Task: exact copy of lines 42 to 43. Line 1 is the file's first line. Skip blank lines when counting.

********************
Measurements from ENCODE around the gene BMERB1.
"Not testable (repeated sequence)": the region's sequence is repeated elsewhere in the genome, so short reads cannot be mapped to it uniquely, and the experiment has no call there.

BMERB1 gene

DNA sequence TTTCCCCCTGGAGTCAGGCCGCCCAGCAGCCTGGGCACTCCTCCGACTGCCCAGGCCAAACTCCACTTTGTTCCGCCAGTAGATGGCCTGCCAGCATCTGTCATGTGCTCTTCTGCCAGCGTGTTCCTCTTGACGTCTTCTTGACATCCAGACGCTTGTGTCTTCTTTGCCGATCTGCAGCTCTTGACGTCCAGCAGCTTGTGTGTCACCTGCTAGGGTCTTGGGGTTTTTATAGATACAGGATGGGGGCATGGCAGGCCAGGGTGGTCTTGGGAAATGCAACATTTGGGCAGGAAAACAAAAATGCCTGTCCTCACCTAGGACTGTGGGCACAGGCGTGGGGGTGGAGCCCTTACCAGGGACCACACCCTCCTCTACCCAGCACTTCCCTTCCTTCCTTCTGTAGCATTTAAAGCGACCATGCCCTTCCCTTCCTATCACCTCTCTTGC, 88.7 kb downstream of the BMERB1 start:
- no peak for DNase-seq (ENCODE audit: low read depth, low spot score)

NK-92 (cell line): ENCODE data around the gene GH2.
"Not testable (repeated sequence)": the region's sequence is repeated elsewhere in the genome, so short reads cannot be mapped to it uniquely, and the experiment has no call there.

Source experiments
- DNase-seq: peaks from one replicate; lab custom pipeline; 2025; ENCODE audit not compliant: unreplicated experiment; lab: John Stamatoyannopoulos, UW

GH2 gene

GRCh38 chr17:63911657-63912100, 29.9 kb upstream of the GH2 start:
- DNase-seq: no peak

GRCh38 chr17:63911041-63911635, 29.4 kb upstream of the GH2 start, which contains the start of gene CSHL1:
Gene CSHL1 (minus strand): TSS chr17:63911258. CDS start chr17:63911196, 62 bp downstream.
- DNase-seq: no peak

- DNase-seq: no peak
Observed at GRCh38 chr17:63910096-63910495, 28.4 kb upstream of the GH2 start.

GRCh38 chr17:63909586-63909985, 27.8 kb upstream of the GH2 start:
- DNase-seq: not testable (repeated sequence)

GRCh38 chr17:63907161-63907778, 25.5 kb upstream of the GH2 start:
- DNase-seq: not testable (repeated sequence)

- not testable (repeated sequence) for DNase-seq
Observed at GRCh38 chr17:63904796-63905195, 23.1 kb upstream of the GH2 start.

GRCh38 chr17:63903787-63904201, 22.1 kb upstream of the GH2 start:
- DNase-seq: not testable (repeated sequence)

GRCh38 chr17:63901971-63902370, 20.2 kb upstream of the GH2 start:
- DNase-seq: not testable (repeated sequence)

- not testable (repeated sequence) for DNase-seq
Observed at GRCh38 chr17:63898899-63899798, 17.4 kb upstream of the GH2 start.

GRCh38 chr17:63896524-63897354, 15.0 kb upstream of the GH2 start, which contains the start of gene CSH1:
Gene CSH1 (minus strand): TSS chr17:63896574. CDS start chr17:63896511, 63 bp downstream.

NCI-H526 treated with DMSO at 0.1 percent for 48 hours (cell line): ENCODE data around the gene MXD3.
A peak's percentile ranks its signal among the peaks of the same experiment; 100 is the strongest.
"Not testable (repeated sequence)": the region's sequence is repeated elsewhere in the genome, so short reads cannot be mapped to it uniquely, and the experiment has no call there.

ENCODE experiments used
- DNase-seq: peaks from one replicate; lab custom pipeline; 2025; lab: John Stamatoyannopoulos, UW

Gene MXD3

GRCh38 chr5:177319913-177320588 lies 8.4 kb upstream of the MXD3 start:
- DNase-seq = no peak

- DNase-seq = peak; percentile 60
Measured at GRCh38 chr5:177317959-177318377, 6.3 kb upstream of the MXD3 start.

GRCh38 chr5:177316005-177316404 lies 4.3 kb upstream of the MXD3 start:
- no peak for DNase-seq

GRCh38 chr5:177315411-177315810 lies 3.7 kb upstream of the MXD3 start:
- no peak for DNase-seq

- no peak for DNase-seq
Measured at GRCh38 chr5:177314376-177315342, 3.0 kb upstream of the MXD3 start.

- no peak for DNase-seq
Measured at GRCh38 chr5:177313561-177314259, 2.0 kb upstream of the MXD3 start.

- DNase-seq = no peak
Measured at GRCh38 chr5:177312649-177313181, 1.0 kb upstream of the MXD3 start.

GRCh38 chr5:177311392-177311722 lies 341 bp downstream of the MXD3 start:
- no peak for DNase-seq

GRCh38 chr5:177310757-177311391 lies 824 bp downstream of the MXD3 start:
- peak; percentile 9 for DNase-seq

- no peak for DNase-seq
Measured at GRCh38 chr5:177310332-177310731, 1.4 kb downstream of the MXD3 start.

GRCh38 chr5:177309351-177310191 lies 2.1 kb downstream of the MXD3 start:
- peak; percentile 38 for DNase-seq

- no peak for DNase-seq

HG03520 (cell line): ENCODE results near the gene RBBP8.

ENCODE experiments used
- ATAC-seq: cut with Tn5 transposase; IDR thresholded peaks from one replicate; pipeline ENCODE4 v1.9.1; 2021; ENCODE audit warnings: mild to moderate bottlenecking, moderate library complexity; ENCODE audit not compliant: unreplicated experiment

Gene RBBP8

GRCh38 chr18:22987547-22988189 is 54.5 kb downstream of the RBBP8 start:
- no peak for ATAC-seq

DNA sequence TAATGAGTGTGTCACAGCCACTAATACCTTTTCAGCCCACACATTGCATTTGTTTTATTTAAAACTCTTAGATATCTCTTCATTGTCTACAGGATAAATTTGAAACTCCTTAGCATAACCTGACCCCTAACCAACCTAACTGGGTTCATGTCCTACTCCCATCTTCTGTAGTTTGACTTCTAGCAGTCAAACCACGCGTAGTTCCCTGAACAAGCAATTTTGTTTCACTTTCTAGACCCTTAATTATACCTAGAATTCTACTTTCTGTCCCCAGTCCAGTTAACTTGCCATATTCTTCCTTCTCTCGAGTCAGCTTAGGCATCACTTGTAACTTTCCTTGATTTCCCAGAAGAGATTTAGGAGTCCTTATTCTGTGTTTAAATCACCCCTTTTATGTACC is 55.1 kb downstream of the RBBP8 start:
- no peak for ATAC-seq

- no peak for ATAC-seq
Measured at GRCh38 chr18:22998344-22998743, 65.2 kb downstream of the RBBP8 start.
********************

GRCh38 chr5:177316005-177316404 lies 4.3 kb upstream of the MXD3 start:
- no peak for DNase-seq